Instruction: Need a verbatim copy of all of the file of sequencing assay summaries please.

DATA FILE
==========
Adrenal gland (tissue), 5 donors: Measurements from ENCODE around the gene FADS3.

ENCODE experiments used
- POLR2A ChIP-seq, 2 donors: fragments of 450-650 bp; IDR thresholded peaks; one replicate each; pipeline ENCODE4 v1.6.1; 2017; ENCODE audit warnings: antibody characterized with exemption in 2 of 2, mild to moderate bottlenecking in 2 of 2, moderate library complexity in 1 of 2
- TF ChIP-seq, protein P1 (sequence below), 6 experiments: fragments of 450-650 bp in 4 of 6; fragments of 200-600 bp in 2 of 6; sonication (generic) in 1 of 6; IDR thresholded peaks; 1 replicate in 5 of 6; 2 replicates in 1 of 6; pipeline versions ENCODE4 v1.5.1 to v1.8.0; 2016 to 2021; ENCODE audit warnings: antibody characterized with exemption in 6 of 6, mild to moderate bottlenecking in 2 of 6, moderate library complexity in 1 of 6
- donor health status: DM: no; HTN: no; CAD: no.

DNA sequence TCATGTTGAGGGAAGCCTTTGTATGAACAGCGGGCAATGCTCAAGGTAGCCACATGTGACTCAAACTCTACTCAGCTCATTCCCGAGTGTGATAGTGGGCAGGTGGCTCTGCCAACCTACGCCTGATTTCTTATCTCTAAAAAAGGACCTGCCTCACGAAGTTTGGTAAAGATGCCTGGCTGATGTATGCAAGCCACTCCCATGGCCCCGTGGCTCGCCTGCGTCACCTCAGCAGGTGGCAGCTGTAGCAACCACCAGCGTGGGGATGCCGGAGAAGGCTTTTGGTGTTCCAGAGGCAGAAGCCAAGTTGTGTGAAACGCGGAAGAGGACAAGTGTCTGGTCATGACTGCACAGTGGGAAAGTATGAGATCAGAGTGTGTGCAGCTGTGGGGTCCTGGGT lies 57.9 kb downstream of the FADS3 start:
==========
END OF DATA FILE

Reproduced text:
Adrenal gland (tissue), 5 donors: Measurements from ENCODE around the gene FADS3.

ENCODE experiments used
- POLR2A ChIP-seq, 2 donors: fragments of 450-650 bp; IDR thresholded peaks; one replicate each; pipeline ENCODE4 v1.6.1; 2017; ENCODE audit warnings: antibody characterized with exemption in 2 of 2, mild to moderate bottlenecking in 2 of 2, moderate library complexity in 1 of 2
- TF ChIP-seq, protein P1 (sequence below), 6 experiments: fragments of 450-650 bp in 4 of 6; fragments of 200-600 bp in 2 of 6; sonication (generic) in 1 of 6; IDR thresholded peaks; 1 replicate in 5 of 6; 2 replicates in 1 of 6; pipeline versions ENCODE4 v1.5.1 to v1.8.0; 2016 to 2021; ENCODE audit warnings: antibody characterized with exemption in 6 of 6, mild to moderate bottlenecking in 2 of 6, moderate library complexity in 1 of 6
- donor health status: DM: no; HTN: no; CAD: no.

DNA sequence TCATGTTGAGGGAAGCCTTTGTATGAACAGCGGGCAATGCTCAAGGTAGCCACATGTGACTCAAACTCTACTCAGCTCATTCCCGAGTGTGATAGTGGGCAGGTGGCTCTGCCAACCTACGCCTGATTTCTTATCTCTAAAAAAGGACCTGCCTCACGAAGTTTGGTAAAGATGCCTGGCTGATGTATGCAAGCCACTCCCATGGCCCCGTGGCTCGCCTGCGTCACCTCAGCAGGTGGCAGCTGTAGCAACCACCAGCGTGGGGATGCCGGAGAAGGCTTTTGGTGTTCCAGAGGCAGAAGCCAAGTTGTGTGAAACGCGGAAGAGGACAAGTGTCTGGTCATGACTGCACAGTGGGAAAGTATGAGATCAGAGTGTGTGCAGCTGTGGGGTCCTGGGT lies 57.9 kb downstream of the FADS3 start: